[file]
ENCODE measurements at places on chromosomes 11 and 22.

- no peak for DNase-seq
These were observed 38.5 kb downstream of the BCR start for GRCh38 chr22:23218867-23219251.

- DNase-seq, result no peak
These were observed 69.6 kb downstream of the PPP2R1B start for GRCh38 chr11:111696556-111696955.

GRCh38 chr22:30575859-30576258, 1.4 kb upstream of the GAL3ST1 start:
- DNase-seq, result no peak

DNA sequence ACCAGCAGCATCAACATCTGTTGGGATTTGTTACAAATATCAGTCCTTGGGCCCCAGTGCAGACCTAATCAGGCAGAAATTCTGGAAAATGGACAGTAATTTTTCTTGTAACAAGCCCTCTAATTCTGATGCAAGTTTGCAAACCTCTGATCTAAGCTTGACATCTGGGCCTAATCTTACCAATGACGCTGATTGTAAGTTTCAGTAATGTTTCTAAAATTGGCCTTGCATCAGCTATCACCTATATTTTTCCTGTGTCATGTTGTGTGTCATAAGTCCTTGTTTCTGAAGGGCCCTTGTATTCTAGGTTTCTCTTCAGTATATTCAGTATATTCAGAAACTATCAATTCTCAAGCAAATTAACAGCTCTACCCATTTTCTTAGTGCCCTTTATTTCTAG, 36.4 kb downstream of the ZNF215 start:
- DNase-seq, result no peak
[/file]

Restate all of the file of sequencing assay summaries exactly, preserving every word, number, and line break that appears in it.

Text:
ENCODE measurements at places on chromosomes 11 and 22.

- no peak for DNase-seq
These were observed 38.5 kb downstream of the BCR start for GRCh38 chr22:23218867-23219251.

- DNase-seq, result no peak
These were observed 69.6 kb downstream of the PPP2R1B start for GRCh38 chr11:111696556-111696955.

GRCh38 chr22:30575859-30576258, 1.4 kb upstream of the GAL3ST1 start:
- DNase-seq, result no peak

DNA sequence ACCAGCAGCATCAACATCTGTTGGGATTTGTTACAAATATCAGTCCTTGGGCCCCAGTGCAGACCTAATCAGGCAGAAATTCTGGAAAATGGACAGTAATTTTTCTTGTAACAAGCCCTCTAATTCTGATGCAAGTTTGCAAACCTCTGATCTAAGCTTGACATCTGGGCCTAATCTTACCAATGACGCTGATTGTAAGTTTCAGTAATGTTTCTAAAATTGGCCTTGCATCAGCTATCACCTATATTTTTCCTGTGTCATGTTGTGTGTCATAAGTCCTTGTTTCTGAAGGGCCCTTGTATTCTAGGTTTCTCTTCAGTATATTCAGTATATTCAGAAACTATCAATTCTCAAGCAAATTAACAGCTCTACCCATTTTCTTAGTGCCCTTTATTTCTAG, 36.4 kb downstream of the ZNF215 start:
- DNase-seq, result no peak